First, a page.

This particular single barrel is another pick from “The Stockroom,” d.b.a. GNS Market. Their selections have been frequently reviewed here due to both the prodigious program (for a relatively small store) as well as the fact that it’s the closest shop to my house. Feel free to peruse my thoughts on their picks of Knob Creek, Knappogue Castle, FEW, and Elijah Craig.
The sticker is theirs, and I reached out to The Stockroom (via their Instagram account) about it, and the whiskey. They had this to say: “We picked it with their National Ambassador, 72% corn, 22% rye, 6% malted barley mashbill. Proof is a healthy 121.” When asked about the inclusion of Mr. Harrelson, they replied “The play on words mostly. But the caption ‘Nut up or shut up’ is in reference to the high proof.”
So, there you have it. I won’t grade the sticker against my proposed guidelines, but you’ll no doubt notice some areas of potential improvement. Now, back to the whiskey.
As far as the essentials: this is straight bourbon whiskey from barrel #3279. The whiskey was was barreled on 6/2/15 and bottled on 7/7/20, at the age of five years. It comes to us at 121.8 proof (60.75% ABV). I paid $60 for 750 ml, which compares to around $40 for the standard 90 proof straight bourbon whiskey available at retailers; it is lower than the $70 charged for the cask strength bottling at the distillery store. Here we go:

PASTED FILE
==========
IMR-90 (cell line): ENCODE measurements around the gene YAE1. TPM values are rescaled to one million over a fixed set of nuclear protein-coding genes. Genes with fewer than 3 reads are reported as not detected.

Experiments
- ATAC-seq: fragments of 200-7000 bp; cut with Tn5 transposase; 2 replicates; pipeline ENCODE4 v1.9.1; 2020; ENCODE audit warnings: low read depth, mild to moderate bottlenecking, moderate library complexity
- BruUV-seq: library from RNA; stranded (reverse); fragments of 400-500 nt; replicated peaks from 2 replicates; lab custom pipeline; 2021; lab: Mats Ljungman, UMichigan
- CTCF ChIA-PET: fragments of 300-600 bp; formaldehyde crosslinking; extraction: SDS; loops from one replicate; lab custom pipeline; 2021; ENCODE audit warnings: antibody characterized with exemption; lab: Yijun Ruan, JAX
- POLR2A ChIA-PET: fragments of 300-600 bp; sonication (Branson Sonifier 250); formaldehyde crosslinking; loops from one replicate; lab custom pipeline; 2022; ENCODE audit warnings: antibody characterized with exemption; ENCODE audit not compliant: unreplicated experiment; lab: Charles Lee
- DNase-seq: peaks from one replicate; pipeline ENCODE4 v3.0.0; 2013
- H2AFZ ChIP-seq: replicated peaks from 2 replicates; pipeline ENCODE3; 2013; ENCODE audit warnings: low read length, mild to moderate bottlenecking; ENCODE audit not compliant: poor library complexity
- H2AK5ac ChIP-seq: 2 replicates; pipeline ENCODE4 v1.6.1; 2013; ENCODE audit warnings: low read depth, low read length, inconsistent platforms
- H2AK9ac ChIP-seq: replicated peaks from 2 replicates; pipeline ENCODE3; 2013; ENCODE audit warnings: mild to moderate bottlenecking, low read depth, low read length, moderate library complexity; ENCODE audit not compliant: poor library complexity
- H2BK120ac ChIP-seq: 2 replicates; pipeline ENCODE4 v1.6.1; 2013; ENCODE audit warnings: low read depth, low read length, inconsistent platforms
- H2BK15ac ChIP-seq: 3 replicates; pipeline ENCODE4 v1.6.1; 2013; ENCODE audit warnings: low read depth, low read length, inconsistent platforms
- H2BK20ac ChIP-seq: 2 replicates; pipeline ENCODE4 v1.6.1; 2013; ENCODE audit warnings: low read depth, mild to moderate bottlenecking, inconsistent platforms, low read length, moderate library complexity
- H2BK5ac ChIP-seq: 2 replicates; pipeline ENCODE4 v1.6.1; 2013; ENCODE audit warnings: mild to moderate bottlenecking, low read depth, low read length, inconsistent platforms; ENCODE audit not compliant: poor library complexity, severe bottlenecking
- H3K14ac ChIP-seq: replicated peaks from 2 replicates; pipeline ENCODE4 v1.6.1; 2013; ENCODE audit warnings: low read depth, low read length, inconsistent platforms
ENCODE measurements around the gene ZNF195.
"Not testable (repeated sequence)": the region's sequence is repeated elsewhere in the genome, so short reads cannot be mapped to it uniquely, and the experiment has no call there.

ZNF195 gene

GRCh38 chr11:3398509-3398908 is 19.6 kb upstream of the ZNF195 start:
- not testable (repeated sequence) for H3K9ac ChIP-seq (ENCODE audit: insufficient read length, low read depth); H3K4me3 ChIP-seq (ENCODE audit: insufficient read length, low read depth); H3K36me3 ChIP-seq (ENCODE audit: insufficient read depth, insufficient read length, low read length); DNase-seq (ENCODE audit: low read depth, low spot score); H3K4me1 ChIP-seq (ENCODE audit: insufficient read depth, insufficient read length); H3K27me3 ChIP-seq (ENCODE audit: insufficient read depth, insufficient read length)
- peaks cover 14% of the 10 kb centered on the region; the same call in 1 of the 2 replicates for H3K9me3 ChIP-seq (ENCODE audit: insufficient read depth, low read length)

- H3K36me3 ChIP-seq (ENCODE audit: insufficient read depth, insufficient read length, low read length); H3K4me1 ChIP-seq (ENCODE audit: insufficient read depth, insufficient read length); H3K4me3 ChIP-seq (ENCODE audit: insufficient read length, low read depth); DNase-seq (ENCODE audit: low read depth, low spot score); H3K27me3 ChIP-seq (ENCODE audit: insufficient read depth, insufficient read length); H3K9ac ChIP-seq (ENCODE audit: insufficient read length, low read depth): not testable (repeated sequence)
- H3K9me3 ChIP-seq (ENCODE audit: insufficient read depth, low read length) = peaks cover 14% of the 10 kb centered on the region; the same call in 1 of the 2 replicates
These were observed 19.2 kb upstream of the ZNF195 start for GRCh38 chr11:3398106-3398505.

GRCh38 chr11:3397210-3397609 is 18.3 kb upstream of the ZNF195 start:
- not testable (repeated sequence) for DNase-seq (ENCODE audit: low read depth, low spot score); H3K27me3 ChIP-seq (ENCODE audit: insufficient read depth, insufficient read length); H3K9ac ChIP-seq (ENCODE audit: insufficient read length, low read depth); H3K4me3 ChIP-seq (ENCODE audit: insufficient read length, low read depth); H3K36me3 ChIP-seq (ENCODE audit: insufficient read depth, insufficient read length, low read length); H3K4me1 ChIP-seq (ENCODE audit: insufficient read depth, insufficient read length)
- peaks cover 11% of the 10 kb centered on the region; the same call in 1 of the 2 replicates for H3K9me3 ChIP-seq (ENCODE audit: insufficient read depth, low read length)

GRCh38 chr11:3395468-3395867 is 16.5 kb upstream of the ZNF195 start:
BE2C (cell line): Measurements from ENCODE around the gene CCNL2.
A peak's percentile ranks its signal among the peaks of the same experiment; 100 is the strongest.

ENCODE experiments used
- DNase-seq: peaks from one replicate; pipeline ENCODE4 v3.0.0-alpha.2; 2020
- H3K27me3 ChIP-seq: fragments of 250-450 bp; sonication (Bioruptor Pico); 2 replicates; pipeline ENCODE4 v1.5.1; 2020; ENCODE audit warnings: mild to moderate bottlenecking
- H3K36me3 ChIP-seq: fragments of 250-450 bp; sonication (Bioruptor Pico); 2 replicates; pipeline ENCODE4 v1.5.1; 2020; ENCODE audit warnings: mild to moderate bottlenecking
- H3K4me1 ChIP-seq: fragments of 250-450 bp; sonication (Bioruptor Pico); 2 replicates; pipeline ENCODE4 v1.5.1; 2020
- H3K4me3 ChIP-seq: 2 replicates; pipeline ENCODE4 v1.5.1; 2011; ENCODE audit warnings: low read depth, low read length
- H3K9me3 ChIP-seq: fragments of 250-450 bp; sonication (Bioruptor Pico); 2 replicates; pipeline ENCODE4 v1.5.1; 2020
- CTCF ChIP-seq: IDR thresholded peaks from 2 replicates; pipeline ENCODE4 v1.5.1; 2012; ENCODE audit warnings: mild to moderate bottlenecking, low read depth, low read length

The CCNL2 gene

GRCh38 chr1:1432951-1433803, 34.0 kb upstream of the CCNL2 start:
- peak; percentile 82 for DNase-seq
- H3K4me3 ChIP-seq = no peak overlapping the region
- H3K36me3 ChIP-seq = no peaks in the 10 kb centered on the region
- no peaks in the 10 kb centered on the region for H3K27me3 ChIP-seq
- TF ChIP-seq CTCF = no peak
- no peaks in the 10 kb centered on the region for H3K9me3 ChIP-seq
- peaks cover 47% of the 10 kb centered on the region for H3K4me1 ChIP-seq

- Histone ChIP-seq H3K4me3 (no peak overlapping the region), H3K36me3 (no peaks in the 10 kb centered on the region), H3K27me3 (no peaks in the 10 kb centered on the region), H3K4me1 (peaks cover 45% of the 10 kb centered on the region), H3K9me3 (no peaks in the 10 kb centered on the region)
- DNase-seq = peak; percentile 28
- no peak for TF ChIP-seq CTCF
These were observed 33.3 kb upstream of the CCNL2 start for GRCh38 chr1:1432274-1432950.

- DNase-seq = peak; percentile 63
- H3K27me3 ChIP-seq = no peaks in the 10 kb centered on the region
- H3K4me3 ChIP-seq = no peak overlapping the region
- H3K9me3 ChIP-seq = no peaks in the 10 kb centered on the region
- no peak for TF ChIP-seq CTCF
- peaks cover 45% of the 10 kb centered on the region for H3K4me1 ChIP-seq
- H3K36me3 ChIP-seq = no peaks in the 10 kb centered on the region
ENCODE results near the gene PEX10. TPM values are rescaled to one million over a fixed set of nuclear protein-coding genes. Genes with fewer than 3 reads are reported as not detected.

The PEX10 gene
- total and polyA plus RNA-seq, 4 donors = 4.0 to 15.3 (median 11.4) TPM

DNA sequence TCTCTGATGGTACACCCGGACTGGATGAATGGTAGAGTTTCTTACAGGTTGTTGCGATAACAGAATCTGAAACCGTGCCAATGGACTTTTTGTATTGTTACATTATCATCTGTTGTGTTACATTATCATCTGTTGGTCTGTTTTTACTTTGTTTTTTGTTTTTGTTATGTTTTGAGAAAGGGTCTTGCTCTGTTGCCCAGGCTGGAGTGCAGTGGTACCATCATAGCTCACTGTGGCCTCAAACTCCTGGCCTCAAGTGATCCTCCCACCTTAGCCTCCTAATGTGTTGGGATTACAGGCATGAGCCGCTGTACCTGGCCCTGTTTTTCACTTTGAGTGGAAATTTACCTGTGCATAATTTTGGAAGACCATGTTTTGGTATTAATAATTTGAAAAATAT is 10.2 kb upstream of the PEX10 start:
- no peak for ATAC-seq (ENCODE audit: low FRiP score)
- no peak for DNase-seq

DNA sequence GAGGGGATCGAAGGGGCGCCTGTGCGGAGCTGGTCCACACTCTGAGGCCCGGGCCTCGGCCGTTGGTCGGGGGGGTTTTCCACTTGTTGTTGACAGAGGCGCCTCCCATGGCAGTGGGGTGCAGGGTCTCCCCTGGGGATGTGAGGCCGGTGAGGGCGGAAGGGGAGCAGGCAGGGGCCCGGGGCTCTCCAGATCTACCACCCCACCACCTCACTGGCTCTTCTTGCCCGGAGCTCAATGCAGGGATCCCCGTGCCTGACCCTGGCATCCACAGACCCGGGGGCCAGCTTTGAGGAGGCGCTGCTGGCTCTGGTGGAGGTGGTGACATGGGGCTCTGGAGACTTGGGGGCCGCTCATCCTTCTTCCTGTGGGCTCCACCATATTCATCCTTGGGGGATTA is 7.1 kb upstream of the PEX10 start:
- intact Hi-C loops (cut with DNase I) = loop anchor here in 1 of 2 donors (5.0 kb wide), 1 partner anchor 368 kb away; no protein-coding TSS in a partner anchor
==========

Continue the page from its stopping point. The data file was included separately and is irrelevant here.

Woodinville Whiskey The Stockroom Private Select – Review
Color: Rusty brown.
On the nose: An immediately appealing mixture of sticky-sweet and salty-savory aromas. On the former side, I get maple syrup and brown sugar simple syrup. A transitional note of Kansas City-style BBQ sauce yields to all manner of smoked meaty notes. I’ll say “beef brisket” just to pin one down. This keeps on giving and giving, with a mineral note balanced against more heady spice nuances. With extended sniffing, I sense some cereal grains coming through, as well as a funky and earthy whiff of morel mushrooms.
In the mouth: Pert and perky throughout the palate, this immediately presents a lip-puckering and drying note of citrus fruit intertwined with chalky stone. Allowing this to creep back across the tongue, a spicily sweet note of brown sugar and some offsetting smoky flavors mingle on the roof of the mouth. There’s another burst of sour fruit and mineralic soil before this fades into the finish, where a residual note of stale wood is the lone flaw to note. This is quickly superseded by a resurgence of the drying minerality, which continues to grip the palate and radiate back towards the front of the mouth for nearly a minute after the final swallow.
This delivers immediately and overwhelmingly on both the nose and the palate. Aromas and flavors are diverse, intense, and well-balanced against one another. There’s some minor off-kilter notes, but they’re more than offset by the many charming aspects of this whiskey. It’s presented at full strength but never feels overly hot or alcoholic; again, these elements are held in check by others. For the price, it punches its weight and compares favorably to other barrel proof expressions from the better craft distillers.
As this is my first taste of Woodinville, I’m unable to say whether this is a freakishly good barrel or an indication of the quality of whiskey coming out of the distillery more generally. I’ll have to try more Woodinville whiskey to ascertain this, the prospect of which is certainly a welcome one based on the strength of this example.